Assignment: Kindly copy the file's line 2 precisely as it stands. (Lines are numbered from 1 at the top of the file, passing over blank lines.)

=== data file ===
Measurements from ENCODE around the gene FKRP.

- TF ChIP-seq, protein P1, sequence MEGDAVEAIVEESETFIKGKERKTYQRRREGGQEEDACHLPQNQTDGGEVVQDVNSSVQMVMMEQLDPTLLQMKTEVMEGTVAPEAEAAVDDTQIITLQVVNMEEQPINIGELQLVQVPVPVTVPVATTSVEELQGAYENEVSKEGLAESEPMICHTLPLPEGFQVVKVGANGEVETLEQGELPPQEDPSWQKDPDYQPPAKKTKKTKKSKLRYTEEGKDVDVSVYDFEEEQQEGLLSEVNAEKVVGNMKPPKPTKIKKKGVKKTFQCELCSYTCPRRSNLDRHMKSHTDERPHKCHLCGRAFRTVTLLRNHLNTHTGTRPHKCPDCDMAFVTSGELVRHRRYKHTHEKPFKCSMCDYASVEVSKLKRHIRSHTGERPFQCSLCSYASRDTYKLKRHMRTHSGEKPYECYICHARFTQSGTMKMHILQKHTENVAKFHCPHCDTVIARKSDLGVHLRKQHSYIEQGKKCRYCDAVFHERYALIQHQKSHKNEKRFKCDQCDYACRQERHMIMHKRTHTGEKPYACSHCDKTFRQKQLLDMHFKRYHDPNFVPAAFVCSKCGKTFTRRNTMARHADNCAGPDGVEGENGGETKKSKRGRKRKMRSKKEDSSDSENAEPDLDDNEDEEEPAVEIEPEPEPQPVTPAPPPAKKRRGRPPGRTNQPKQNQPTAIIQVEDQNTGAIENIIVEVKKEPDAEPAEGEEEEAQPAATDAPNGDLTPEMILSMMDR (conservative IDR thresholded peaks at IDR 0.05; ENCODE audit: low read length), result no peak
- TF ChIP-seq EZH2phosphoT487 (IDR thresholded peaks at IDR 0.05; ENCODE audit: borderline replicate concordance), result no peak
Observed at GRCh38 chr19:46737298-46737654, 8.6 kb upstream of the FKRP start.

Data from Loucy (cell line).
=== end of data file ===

- TF ChIP-seq, protein P1, sequence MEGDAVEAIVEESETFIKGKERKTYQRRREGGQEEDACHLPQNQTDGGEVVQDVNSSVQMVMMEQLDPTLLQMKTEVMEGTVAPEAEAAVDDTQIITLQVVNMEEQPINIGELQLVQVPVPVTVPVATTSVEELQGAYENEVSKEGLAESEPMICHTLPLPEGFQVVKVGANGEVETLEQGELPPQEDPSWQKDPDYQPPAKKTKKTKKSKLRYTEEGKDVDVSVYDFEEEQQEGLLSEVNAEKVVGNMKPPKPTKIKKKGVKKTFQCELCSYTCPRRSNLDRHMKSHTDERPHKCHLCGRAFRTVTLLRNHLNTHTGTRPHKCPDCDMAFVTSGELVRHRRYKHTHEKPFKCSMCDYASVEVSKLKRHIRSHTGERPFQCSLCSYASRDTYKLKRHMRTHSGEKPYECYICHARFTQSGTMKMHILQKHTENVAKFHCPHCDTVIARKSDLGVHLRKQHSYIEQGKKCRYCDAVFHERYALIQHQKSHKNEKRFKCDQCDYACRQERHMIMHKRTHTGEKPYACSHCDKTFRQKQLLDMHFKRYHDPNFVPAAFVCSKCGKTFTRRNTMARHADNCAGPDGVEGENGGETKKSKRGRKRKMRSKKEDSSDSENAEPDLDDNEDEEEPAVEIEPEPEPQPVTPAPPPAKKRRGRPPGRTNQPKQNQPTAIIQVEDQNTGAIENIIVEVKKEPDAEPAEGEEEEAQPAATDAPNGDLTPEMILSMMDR (conservative IDR thresholded peaks at IDR 0.05; ENCODE audit: low read length), result no peak